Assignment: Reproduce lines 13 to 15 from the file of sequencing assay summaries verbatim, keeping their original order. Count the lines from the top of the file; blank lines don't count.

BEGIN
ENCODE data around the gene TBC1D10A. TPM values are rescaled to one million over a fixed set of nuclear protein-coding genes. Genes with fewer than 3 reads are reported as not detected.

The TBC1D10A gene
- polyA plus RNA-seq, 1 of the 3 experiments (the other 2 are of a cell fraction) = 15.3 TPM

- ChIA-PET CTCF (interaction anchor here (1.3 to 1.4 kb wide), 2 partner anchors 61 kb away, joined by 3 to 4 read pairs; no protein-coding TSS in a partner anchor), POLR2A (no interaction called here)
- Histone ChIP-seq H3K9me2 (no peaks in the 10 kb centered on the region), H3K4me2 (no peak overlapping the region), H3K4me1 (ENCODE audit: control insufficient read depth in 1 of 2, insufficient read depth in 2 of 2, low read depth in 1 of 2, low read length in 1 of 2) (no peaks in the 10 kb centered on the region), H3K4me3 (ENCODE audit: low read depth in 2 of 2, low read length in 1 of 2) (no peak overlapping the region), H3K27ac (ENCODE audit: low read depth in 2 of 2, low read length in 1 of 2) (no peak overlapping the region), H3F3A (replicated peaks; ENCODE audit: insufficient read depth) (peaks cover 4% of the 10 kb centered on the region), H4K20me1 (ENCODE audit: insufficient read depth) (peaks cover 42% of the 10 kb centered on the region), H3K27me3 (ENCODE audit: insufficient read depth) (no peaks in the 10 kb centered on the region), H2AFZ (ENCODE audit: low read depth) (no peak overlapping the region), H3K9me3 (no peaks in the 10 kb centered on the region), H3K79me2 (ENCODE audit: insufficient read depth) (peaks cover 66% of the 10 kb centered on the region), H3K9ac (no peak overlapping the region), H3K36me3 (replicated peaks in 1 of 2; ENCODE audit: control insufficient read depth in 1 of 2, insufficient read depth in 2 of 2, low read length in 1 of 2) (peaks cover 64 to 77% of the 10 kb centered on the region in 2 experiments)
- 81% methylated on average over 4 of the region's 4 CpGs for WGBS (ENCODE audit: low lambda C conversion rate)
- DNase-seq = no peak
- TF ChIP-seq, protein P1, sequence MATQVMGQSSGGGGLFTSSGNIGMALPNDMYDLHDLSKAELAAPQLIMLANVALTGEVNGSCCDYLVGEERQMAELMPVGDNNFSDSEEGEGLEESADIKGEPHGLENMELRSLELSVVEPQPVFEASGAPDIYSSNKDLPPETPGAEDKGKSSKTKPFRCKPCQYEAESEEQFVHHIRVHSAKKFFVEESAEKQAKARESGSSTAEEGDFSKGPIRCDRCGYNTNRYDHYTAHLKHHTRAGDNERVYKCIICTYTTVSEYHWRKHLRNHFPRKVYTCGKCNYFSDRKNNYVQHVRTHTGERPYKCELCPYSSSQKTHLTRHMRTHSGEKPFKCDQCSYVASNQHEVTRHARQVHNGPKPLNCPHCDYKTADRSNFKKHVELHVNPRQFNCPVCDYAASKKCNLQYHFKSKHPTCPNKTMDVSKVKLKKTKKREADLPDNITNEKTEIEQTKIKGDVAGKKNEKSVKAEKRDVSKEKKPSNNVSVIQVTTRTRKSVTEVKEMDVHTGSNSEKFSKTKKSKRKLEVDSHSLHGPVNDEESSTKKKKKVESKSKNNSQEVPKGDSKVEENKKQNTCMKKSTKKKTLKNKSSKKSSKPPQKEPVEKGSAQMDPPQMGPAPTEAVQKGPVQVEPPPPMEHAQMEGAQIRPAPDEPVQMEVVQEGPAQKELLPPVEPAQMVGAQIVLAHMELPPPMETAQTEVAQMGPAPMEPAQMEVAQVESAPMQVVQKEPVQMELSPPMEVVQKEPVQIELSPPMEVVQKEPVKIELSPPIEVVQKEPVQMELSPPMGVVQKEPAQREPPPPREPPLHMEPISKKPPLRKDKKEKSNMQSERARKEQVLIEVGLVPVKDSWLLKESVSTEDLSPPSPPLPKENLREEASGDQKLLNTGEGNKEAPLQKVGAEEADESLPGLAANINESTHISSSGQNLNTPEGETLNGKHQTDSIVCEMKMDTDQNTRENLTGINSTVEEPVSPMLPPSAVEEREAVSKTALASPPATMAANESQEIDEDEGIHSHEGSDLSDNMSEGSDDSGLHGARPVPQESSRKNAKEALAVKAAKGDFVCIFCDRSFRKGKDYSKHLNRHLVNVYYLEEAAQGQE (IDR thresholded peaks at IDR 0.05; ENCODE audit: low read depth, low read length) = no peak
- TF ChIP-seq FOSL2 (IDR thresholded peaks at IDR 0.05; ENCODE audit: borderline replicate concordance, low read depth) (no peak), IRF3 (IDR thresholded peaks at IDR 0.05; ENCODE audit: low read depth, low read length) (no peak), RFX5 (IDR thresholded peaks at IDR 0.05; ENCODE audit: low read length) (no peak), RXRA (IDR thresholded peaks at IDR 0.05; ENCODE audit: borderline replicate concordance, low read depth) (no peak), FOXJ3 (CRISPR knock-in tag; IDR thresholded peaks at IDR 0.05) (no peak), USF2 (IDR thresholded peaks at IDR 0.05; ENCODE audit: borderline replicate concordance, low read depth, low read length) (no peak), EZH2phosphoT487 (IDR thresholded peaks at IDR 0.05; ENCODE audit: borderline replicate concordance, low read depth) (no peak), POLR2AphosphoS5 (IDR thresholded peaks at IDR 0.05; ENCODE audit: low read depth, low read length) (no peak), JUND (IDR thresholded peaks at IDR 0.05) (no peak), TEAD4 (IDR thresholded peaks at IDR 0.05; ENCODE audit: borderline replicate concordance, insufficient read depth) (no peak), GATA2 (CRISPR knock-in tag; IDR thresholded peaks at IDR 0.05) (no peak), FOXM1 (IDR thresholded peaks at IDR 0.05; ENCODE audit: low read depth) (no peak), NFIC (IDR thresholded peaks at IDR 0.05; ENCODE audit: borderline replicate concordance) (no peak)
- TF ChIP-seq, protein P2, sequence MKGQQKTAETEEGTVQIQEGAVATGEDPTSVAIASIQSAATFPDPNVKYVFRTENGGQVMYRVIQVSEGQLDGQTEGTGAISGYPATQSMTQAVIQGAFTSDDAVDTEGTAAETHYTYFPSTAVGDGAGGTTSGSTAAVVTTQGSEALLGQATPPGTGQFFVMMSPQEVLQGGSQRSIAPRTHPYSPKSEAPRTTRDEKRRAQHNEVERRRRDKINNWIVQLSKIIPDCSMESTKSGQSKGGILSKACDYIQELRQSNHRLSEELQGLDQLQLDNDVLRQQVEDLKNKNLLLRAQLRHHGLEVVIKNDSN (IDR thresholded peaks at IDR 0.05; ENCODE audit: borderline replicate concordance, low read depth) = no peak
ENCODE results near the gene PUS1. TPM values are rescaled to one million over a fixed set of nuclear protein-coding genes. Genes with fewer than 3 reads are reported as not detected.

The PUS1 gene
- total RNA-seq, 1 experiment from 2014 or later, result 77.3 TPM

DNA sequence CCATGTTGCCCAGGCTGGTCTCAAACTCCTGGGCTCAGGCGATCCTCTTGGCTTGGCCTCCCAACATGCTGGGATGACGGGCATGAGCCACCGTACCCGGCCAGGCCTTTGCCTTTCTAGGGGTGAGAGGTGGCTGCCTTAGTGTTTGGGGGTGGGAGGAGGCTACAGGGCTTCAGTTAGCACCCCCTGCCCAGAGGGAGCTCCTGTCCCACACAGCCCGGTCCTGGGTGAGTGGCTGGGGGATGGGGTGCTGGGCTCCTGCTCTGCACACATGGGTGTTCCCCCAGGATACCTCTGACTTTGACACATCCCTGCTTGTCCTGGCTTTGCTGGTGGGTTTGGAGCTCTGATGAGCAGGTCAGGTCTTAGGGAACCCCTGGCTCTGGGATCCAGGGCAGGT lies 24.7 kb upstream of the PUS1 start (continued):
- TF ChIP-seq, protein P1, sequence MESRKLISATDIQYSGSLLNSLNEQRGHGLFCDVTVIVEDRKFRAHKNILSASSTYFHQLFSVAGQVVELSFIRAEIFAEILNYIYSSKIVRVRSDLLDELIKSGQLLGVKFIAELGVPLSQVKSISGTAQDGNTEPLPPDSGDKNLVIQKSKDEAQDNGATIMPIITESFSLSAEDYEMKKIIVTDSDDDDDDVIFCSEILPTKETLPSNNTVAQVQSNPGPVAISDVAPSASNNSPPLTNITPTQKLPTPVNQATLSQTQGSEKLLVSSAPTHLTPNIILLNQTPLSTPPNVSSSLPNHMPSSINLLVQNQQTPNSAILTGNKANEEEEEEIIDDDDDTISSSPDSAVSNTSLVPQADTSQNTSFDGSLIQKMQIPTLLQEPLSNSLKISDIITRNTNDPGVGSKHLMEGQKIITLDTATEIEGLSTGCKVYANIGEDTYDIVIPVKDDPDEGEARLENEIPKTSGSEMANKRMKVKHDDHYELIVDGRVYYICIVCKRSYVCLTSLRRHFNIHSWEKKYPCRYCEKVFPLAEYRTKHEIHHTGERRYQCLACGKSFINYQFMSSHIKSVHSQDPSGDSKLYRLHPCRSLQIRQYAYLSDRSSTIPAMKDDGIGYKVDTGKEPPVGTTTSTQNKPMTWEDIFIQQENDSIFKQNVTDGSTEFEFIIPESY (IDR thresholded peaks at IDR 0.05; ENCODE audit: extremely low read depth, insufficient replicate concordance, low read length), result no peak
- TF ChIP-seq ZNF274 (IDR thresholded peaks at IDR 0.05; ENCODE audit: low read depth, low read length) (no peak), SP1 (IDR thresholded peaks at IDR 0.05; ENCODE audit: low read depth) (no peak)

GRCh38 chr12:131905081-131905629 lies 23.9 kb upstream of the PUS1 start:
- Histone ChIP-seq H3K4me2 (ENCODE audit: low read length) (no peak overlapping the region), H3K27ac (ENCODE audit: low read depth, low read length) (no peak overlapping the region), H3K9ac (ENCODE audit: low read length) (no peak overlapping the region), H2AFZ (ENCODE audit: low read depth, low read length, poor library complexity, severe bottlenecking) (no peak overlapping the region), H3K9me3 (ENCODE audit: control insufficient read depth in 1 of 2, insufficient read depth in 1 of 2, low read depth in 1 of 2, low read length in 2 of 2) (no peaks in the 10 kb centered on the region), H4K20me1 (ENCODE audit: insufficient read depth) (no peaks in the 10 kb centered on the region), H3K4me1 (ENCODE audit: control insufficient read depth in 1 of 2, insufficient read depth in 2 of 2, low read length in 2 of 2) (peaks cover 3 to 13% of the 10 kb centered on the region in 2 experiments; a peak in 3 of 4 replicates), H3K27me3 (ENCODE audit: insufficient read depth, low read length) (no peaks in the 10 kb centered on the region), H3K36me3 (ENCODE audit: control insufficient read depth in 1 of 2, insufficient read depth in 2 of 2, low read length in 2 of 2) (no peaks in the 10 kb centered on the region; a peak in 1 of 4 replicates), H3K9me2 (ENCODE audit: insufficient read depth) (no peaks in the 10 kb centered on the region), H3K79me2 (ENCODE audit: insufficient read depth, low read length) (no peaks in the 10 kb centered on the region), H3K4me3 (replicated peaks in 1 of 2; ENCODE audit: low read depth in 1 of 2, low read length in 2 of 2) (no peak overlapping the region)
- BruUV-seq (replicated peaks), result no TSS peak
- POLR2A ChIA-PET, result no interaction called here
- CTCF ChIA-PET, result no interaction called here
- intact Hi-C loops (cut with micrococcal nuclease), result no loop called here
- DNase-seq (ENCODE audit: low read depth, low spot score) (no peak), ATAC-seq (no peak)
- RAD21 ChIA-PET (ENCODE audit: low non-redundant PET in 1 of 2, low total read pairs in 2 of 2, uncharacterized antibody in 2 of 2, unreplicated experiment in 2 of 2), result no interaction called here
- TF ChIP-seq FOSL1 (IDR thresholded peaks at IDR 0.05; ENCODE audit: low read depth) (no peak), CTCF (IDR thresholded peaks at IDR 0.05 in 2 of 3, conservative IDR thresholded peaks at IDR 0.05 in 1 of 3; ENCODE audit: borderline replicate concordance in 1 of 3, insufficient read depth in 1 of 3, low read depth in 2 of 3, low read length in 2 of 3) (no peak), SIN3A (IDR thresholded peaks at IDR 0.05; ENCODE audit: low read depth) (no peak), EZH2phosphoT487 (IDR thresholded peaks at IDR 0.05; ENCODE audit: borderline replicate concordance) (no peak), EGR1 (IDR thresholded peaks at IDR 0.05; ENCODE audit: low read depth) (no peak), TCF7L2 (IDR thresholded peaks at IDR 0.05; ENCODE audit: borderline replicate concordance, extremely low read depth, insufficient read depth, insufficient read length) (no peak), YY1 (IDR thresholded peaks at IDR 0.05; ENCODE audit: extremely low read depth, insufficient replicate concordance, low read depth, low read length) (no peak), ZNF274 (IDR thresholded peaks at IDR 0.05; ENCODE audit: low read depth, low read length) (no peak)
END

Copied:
- total RNA-seq, 1 experiment from 2014 or later, result 77.3 TPM

DNA sequence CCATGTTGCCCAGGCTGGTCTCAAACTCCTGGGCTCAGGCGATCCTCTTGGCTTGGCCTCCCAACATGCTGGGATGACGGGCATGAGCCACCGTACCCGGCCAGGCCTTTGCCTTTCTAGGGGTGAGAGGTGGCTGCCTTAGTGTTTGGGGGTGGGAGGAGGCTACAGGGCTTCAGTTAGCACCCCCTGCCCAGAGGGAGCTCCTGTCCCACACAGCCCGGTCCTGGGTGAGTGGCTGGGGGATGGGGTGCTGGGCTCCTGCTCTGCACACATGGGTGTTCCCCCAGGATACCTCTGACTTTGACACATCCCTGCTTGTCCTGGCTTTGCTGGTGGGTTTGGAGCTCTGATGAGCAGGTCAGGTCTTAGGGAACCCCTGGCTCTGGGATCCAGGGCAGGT lies 24.7 kb upstream of the PUS1 start (continued):
- TF ChIP-seq, protein P1, sequence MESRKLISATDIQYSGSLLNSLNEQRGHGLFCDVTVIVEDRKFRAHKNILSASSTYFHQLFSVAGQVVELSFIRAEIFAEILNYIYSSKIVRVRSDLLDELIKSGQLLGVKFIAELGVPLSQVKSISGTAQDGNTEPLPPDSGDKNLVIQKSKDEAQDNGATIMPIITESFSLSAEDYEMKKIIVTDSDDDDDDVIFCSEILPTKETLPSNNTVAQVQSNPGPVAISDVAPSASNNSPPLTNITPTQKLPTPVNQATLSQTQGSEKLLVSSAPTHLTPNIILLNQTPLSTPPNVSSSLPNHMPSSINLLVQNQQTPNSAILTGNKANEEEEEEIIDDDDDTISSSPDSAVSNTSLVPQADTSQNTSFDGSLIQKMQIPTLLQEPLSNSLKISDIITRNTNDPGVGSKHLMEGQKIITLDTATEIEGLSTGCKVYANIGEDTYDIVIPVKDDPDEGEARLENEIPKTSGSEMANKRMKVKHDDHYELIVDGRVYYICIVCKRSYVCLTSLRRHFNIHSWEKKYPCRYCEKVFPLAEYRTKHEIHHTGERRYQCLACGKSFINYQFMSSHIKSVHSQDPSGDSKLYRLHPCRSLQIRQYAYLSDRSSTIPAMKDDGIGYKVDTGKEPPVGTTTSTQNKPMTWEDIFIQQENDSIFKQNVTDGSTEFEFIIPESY (IDR thresholded peaks at IDR 0.05; ENCODE audit: extremely low read depth, insufficient replicate concordance, low read length), result no peak